Ikäihmisten yliopisto Porvoo 16.1.2014

Living with Risk:
Post-Soviet Welfare State & Daily Life Uncertainties in Russia
27 October, 2014
Welfare Cricis and Cricis Centres in Russia
Docent Aino Saarinen
Aleksanteri-institute, Univesity of Helsinki
(not to be distributed outside the class)
Saarinen 27.10.2014
Research background
• Finnish-Russian-US umbrella project WGA – Welfare, Gender
and Agency in Russia in the 2000-2010s (2008-2010/2012)
• Finnish-Swedish-Norwegian research project RWN - Russian
Women as Immigrants in Norden: Everyday life, Social and
Cultural Justice and Political Citizenship
• Nordic-NW Russian research and development project NCRB A Network for Crisis Centres in the Russian Barents (and in
the Barents region as a whole)
(1999-2002, 2002-2005)
• Femina Borealis network in Barents (1993-1994 ---)
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Saarinen: Welfare Crisis and Crisis
Centres in Russia Today, 2012
• In:
• Carlbäck, Gradskova and Kravchenko (eds.): And They Lived Happily
Ever After. Norms and Everyday Practices of Family and Parenthood
in Russia and Eastern Europe. Central European University Press
• NCRB, WGA – publications (last slide)
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Welfare crisis and crisis centres
National policies
1. Population – fertility crisis?
2. Reproduction crisis?
3. Gender violence crisis?
• Work against gender violance
• - Crisis centre movement, NGOs, struggling for survival
• - Etatization: public cricis centres
• Conclusions
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WGA project – ”inspirations”
• Debate in Idäntutkimus journal (Studies on Eastern Europe)
2006-2007 --- WGA project
• Arguments for men as loosers in transition:
• Working-age men, averedge life expectancy 58 y (see
development countries)
• Population forecasts:
• 2006: 143 million; 2050: 112 million
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(feminist critics)
De-population forecast:2006: 143 m; 2050: 112 m:
Mortality crisis (men)? Fertility crisis (women)?
Reproduction crisis?
Gender violence crisis?
• From whose perspective the problems (and prioritization) is defined,
how they are ”framed”?
• Who and how to solve problems
• Woman’s issue? Gender issue?
Saarinen 27.4. 2014
from inside and outside
• Discourse approach --- knowlege and power
• 1: UN (UNDP) development reports on Russia; both general
and gender reports (by Russia’s UNDP experts (Moscow),
inside to inside)
• 2: Gender equality report for UN (implementation of Beijing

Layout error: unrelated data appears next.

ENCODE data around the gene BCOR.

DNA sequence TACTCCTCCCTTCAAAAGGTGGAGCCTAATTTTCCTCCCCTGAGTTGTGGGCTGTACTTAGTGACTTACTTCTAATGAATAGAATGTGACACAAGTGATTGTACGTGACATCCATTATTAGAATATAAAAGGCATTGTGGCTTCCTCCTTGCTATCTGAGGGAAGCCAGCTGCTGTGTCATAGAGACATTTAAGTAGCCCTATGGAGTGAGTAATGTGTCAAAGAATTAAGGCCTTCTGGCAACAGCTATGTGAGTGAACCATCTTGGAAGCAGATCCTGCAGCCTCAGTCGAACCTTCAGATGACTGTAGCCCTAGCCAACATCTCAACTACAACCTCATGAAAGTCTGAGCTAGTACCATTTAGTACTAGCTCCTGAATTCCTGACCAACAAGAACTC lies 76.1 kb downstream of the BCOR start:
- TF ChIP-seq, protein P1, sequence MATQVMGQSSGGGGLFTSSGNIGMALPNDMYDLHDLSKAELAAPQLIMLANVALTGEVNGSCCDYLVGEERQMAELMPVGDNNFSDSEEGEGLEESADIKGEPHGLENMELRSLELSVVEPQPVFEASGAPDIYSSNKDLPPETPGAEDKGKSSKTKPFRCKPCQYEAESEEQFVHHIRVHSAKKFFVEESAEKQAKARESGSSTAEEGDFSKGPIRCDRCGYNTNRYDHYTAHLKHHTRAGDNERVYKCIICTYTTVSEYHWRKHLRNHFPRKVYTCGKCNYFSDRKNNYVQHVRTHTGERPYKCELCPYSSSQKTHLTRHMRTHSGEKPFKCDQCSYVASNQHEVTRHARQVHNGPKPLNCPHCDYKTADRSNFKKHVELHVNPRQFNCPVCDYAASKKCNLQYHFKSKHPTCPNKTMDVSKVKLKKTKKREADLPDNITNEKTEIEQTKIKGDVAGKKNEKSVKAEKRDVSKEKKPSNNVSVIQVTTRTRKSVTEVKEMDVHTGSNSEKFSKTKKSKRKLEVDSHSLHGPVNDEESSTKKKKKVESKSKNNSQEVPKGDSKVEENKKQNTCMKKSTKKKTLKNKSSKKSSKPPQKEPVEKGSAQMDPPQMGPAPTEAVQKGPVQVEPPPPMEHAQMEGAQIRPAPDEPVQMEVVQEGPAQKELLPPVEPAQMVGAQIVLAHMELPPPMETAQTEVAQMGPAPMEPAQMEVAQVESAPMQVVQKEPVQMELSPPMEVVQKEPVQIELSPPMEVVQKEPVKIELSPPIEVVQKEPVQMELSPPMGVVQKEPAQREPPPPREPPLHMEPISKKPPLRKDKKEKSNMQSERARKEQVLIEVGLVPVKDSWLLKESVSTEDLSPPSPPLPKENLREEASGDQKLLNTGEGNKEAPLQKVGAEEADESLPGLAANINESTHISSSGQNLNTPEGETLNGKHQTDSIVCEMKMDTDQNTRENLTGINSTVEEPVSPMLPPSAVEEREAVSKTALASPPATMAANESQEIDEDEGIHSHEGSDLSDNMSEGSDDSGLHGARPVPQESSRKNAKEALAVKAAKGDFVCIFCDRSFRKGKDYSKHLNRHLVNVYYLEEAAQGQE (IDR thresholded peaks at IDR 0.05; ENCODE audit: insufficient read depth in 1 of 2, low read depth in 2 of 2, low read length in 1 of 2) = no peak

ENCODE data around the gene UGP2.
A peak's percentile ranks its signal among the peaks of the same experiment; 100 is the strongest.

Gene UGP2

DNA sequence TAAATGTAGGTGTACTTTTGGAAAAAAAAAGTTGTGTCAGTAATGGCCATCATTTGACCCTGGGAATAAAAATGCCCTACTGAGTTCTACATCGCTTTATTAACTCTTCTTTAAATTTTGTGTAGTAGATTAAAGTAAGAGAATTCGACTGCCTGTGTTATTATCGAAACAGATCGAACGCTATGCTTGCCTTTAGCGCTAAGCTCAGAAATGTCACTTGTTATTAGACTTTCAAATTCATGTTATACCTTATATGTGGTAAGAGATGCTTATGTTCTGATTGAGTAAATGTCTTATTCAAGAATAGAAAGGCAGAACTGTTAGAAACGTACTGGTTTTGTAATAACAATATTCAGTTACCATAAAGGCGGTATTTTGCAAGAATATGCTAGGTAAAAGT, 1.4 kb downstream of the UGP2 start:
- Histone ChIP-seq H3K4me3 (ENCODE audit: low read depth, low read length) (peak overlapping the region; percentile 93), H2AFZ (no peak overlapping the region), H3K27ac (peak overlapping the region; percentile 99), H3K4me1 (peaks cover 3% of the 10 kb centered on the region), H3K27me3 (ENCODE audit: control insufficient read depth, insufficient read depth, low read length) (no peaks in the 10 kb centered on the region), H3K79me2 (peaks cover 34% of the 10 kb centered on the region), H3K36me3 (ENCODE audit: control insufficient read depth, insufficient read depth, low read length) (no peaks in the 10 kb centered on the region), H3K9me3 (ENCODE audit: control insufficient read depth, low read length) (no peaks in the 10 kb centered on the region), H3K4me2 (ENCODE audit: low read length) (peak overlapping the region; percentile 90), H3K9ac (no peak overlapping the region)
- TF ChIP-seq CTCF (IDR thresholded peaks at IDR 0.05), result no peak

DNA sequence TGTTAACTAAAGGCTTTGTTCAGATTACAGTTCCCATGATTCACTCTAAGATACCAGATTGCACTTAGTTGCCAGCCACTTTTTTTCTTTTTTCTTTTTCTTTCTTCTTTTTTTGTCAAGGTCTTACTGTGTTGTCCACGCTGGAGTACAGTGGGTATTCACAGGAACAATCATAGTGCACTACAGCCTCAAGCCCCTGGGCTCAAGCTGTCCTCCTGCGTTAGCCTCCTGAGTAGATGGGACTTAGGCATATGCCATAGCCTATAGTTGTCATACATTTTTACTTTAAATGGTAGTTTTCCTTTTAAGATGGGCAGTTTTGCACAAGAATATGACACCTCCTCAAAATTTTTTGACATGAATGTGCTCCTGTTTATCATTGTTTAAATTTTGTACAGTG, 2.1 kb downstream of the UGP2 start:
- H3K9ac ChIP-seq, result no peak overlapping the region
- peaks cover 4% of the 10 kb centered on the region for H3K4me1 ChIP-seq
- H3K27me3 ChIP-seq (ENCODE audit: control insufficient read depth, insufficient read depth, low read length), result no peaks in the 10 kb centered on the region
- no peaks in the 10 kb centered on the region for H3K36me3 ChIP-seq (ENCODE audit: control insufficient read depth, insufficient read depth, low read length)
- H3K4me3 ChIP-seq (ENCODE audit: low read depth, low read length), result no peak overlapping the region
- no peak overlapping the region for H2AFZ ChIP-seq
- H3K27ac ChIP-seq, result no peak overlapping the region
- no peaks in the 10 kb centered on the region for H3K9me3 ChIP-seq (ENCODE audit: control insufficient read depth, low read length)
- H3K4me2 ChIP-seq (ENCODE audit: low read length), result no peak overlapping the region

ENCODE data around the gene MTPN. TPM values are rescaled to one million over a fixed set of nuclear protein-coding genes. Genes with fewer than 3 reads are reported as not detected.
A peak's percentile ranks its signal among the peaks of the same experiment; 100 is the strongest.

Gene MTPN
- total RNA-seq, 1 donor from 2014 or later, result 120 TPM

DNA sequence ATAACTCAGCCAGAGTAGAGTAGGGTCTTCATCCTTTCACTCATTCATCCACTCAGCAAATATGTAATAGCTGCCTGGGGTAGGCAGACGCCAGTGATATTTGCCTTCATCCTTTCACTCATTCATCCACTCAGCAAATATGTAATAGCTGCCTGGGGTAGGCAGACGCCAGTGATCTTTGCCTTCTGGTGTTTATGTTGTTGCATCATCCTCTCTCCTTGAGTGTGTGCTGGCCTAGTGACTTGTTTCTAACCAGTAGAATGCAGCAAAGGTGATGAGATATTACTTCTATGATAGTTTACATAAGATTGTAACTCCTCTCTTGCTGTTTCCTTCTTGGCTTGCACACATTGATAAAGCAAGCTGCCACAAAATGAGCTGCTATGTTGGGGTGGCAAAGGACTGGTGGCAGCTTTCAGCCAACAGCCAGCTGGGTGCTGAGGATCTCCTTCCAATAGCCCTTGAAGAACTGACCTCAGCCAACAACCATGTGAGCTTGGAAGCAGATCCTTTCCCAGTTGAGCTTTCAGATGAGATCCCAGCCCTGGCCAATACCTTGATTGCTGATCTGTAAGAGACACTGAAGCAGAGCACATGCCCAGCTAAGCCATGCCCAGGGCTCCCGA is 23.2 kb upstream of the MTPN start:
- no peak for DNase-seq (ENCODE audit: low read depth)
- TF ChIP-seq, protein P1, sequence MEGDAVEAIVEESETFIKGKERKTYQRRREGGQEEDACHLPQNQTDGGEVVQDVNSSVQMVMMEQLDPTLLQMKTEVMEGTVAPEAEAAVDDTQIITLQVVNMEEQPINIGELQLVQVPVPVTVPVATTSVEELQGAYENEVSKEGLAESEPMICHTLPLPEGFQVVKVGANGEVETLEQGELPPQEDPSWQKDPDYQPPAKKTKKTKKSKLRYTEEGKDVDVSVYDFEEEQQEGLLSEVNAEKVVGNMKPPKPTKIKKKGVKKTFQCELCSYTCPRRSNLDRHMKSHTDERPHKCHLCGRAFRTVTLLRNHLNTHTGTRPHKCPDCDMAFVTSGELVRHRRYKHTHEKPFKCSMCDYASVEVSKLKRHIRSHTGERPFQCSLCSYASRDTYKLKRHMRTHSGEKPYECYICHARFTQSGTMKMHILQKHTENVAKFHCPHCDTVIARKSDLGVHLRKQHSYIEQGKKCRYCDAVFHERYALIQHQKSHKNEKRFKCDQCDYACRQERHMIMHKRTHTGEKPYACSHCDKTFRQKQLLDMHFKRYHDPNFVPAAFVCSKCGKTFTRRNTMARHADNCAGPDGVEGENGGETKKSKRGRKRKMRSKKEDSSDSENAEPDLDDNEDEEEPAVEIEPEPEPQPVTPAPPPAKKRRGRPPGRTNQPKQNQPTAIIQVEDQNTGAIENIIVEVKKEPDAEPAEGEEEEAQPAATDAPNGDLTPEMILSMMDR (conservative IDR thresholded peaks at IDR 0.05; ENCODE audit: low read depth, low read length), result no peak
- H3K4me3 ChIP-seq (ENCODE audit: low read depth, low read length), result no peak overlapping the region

programme 1995) (by the social ministry, outwards)
• 3: Critical views: Open Society Institute’s report 2007 (Soros
Foundation) (by experts and activists, outside and inside)
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• Men’s life expectancy 58 y – as low as in developing countries
(women: 71 y) (historically unic, cf even1930s)
• Priority problem, experts and Putin (annual speech 2006): high
mortality of working-age men, Putin: ”catastrophic”, ”critical”)
• Internal (from inside to inside) documents list relevant factors: life
style, diet, alcohol)
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Population crisis = FERTILITY CRISIS?
• How to solve it, by whom?
• It is not about mortality crisis only but fertility crisis as well
• IOW (in other words): Women have to solve the problem by rising
fertility (cf 2006 NGO seminar at Aleksanteri Institute: women must
”save men”)
• Pre- and post-natal problem
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Fertility crisis -- cont
• In the Soviet Union: abortion a key method in birth control – at
worst: 2 abortions / 1 birth
• In Russia: abortions decreased but maternal mortality still high (cf
UNDP reports (2013): 7 x higher than in Finland)
• Birth rate decreased in 1990s in ”shock therapy” years; increased in
2000s (UNDP report (2013): at the same level as in EU-15 countries
on average)
• However, in Moscow-experts’ reports, in mid-2000s, the UN
indicators are ”reformed” (”local adaptations” in the reports)
• Contradiction: cost-benefit analysis: more beneficial to direct
resources for men than combating maternal mortality
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To rise fertility, how to support women?
• Rights and services in welfare state
• Birth control and abortion rights (sexual health)
• Before and after delivery: maternity services; child welfare
clinics; maternity leave, allowance